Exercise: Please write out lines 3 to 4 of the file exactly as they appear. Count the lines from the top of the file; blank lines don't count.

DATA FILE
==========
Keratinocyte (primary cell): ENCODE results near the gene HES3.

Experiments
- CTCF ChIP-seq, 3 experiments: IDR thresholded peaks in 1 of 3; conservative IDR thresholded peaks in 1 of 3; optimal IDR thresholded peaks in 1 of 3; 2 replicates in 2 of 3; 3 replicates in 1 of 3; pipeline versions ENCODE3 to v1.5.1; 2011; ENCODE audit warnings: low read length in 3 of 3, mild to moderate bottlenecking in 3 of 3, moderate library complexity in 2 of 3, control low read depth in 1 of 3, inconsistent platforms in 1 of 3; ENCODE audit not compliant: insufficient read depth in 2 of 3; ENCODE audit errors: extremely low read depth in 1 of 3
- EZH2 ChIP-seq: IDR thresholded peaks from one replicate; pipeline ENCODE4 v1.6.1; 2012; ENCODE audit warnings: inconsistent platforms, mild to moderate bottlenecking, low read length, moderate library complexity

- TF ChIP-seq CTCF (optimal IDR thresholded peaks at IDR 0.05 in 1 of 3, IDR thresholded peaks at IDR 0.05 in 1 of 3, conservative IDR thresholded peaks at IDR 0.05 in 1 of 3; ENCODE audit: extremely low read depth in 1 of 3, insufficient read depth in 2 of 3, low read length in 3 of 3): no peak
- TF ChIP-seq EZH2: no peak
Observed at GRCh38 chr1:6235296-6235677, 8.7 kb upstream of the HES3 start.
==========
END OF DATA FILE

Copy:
- CTCF ChIP-seq, 3 experiments: IDR thresholded peaks in 1 of 3; conservative IDR thresholded peaks in 1 of 3; optimal IDR thresholded peaks in 1 of 3; 2 replicates in 2 of 3; 3 replicates in 1 of 3; pipeline versions ENCODE3 to v1.5.1; 2011; ENCODE audit warnings: low read length in 3 of 3, mild to moderate bottlenecking in 3 of 3, moderate library complexity in 2 of 3, control low read depth in 1 of 3, inconsistent platforms in 1 of 3; ENCODE audit not compliant: insufficient read depth in 2 of 3; ENCODE audit errors: extremely low read depth in 1 of 3
- EZH2 ChIP-seq: IDR thresholded peaks from one replicate; pipeline ENCODE4 v1.6.1; 2012; ENCODE audit warnings: inconsistent platforms, mild to moderate bottlenecking, low read length, moderate library complexity